[darcs-users] Darcsforge update (from: Comercial hosting and branching)

Max Battcher me at worldmaker.net
Sun Mar 1 22:17:24 UTC 2009


Gour wrote:
>>>>>> "Max" == Max Battcher <me at worldmaker.net> writes:
> 
> Max> (As I get closer to getting my own hosting platform together I've
> Max> been debating the viability of opening it up to paid private
> Max> hosting.  
> 
> Any news about Darcsforge?

I've got a bunch of good patches I'm sitting on in a local repository 
that I should probably publish sooner rather than later...  I've been 
trying to get it to a deployable point where Repositories and Files 
mostly work, and possibly Tags.

Once I get it next deployed I'm debating asking around for interest in 
paid, private hosting with it to help me continue to work on it.  My 
current thoughts are something like $15-$50 per month per project, with 
"unlimited" (mostly related) repositories per project (including "user" 
repositories) and big/healthy quota caps between levels (possibly with 
micro-payments over the quotas).  Important features that I see being 
Day 1 features: SSL support (you buy the cert, we host it; you can have 
all visits of your private project site redirect to the SSL-encrypted 
site) and CNAME support (project.yourcompany.com rather than or in 
addition to yourcompanyproject.whatevermyhostingsitegetscalled.com).

I'm hopeful that once things get going the prices would probably drop or 
the quotas will continually rise. I certainly feel that I would need 
some time before I've figured out the economy of scale of the thing; I 
certainly don't have major site hosting experience and am not entirely 
thrilled to run such a beast by myself, but hopefully it will mostly run 
itself or I can spin it off/sell it down the road if it is a successful 
venture.

Some details on what I've been working on in what spare time I can spend 
on it for those that might be interested:

The big hangup is that I've been slow to finish my File state caching 
application. I'm basing it on the modern darcs pristine.hashed cache 
(which means that hashed/darcs-2 repositories will be required for file 
state information to be useful).  Basically the idea is to (hopefully) 
quickly "snapshot" a pristine directory, generating interesting HTML 
cache files from it (that is, the associated file as highlighted source 
code, highlighted darcs annotate view, and if the file is of a useful 
markup format (such as reStructuredText) a transformed/marked-up 
version).  The benefit of mirroring the pristine hashes in the file 
caches should be that just as darcs shares pristine files across 
multiple repositories so should these caches be usefully shared across a 
Darcsforge project.

Sticky issues I'm dealing with right now are how long to archive caches 
and how to usefully present to archives to a web visitor; I'm 
particularly not fond of the idea of directly using the pristine hashes 
in URLs.  I'm also wondering about the (probably rare) likelihood of 
intra-project hash conflicts and worse (and probably less rare) 
likelihood of inter-project hash conflicts.  Particularly because there 
doesn't seem an easy way to distinguish hash conflicts other than 
possibly differences in file size (you could try to use names, but darcs 
supports file moves and the pristine files themselves do not anymore 
encode filenames). Related to that I've been debating how best to define 
per-file overrides, because there is a many pristine objects to one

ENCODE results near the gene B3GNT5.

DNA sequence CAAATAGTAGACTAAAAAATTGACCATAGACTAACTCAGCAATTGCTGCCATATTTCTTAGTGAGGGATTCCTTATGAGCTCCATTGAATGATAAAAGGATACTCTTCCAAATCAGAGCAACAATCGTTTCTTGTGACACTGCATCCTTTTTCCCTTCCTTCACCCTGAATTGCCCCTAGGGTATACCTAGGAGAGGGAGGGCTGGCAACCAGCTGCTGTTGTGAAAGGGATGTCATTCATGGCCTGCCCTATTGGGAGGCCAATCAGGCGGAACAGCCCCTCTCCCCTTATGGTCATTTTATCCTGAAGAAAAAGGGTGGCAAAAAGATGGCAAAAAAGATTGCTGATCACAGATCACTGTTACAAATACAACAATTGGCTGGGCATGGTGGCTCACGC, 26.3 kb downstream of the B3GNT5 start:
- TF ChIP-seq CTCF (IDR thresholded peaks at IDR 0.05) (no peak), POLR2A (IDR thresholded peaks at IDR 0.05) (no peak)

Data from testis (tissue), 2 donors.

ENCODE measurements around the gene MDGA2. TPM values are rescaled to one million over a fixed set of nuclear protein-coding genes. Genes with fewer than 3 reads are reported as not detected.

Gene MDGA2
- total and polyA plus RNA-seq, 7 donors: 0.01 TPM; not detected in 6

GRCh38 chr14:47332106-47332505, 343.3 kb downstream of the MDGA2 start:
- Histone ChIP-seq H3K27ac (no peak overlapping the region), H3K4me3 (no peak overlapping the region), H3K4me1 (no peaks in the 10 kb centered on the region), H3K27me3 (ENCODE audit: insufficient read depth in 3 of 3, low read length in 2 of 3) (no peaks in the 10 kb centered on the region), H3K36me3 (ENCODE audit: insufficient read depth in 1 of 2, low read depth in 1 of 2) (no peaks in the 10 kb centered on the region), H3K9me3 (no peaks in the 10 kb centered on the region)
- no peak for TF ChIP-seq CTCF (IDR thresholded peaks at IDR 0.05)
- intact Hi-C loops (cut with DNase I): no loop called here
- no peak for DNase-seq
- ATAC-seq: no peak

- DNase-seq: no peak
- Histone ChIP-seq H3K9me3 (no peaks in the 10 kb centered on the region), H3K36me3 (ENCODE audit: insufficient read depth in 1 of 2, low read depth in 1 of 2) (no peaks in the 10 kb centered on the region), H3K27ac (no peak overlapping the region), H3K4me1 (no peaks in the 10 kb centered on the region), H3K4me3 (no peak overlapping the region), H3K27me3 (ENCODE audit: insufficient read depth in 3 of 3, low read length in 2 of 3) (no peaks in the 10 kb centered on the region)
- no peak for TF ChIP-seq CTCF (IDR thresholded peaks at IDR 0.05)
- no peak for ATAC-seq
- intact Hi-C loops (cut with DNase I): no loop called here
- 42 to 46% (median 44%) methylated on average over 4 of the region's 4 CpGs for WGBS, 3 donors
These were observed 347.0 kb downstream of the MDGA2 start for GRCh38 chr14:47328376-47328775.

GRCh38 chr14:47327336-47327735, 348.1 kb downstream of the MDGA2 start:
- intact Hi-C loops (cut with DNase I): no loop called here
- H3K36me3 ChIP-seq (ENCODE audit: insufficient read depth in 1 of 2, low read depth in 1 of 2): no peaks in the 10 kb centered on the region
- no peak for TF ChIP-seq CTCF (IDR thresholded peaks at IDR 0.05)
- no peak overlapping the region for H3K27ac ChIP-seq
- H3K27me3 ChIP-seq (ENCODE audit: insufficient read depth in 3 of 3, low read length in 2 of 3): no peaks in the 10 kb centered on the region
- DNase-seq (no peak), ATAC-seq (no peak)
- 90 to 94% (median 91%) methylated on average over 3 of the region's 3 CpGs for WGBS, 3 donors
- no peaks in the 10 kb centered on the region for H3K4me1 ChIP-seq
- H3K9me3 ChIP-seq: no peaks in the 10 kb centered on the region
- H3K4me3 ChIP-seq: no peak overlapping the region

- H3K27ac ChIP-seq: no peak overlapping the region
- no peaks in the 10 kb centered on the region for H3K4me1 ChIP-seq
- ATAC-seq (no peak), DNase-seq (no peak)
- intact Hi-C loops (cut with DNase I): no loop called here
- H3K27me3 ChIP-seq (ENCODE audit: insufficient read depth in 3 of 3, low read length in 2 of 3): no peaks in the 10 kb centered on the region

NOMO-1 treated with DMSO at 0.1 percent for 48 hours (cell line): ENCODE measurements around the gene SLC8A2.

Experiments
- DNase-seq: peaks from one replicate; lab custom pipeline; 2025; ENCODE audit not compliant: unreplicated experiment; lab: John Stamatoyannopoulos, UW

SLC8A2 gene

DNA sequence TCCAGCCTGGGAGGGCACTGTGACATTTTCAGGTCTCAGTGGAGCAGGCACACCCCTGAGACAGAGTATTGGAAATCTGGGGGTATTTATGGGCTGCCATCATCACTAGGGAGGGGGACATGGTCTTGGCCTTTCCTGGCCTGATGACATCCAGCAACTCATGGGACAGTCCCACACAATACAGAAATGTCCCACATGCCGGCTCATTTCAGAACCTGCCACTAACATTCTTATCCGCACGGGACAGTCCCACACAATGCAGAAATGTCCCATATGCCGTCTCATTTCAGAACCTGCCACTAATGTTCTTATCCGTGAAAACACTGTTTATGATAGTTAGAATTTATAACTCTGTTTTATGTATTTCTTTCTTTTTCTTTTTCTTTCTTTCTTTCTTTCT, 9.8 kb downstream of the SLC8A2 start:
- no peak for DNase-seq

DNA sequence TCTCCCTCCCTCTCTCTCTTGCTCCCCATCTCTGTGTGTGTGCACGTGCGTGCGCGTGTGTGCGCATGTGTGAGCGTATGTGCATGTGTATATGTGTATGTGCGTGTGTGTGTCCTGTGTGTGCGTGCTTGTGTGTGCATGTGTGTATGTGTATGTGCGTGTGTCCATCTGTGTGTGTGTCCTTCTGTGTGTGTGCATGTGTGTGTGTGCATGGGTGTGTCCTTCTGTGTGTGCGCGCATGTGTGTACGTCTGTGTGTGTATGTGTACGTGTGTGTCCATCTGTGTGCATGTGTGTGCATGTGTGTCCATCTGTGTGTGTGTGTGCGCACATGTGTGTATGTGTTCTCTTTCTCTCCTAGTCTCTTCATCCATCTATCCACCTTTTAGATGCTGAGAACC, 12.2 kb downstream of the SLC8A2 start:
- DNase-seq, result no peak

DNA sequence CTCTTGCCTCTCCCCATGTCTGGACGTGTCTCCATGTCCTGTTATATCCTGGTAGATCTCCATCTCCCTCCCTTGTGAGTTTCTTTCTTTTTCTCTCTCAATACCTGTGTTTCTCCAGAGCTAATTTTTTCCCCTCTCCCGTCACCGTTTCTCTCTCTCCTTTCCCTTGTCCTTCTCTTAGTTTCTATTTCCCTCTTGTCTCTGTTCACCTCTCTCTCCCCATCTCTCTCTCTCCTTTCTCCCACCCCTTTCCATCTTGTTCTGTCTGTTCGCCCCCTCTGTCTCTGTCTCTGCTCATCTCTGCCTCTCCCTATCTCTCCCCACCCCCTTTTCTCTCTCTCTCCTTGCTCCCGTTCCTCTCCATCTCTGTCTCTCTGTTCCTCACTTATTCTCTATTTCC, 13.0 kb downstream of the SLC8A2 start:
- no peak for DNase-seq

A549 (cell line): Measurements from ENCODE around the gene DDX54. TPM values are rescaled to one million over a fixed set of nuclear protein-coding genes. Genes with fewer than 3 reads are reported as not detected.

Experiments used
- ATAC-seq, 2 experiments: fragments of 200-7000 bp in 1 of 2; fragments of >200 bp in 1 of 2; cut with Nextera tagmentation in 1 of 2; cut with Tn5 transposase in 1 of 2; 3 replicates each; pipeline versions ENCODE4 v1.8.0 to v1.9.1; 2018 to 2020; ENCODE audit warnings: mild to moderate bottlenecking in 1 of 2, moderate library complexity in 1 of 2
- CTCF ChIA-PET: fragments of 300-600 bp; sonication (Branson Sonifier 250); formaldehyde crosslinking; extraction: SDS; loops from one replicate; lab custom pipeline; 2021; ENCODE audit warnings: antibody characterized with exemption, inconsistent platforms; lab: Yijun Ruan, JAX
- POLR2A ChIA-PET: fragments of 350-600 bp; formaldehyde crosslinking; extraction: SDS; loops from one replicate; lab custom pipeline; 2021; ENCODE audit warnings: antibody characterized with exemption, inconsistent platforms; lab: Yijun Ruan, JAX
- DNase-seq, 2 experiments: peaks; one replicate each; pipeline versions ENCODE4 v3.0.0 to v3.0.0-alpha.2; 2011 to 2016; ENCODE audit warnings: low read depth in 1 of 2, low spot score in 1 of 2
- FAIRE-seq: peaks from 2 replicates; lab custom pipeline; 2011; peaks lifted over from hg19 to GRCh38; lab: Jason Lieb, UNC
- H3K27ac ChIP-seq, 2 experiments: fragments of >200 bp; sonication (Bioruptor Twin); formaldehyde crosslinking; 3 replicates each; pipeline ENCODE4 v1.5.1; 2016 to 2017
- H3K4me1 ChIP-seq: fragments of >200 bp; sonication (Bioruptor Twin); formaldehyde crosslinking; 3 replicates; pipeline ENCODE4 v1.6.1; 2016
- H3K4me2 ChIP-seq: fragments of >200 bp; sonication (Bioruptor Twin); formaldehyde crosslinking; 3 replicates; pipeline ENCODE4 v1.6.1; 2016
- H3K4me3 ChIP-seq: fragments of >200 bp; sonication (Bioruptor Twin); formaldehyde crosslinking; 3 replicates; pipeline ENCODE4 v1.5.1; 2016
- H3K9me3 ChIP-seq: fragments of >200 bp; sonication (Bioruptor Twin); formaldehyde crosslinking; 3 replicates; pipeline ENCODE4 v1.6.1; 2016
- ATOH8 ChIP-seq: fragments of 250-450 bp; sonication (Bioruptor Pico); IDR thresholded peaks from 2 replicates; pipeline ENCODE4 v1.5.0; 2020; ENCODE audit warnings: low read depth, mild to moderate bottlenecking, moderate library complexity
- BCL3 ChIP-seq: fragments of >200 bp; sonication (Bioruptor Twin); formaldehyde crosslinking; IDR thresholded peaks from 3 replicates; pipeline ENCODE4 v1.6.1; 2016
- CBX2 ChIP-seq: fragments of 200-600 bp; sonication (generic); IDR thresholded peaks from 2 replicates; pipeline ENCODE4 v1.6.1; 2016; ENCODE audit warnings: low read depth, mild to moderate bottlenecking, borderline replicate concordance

"file" relationship it would be somewhat annoying to have to make 
changes for each and every pristine object cached for a file, but to 
some extent it will be the pristine objects that are "real" and the 
file's that a virtual collections of relations to pristine objects. (The 
big, probably most common example is the need to manually set file's 
mime-type/extension for correct/best source code highlighting.)

More interesting work: I've spent some time documenting what I need to 
support darcs send to an HTTP POST (and consequently, a decent portion 
of what is needed for darcs send to an email address), and I'm looking 
forward to writing some pretty cool patch bundle handling code.  I've 
got some cool ideas for it, and I think its a pretty important key piece 
of my platform as I'm expecting darcs send to be the primary (and 
probably only) means to apply new patches to Darcsforge-based 
repositories. (I think that a simple HTTP POST address and/or email 
address crawler is a lot easier to maintain with regards to security and 
scalability than SSH jails and to be honest I'm not interested in 
setting up SSH jails.)  It's also something that I think is hugely 
important as a key difference in the darcs "way of life" with comparison 
to other DVCSes. Look at the way darcs itself is developed with nearly 
every patch expected to be sent with darcs send to the appropriate 
mailing address and bounced back to the mailing list if it doesn't meet 
tests or is from an unauthenticated user.  That's the basic workflow 
that I'm interested in emulating: darcs send a patch bundle to your 
Darcsforge-tracked repository; if you don't sign it or it fails tests it 
gets "published" to the bundle tracker on the website so that comments 
can be made on it or a replacement/follow-up can be sent with an 
appropriate --in-reply-to. It is the exact same tools and workflow for 
new developers on your project; no public versus private repository 
paths just public HTTP-only repositories and a darcs send POST address 
(and possibly/probably email address as well) for all.

Wow, that "brief" status report turned out longer than I thought... 
Hopefully there might be something of interest in my ruminations above.

--
--Max Battcher--
http://worldmaker.net


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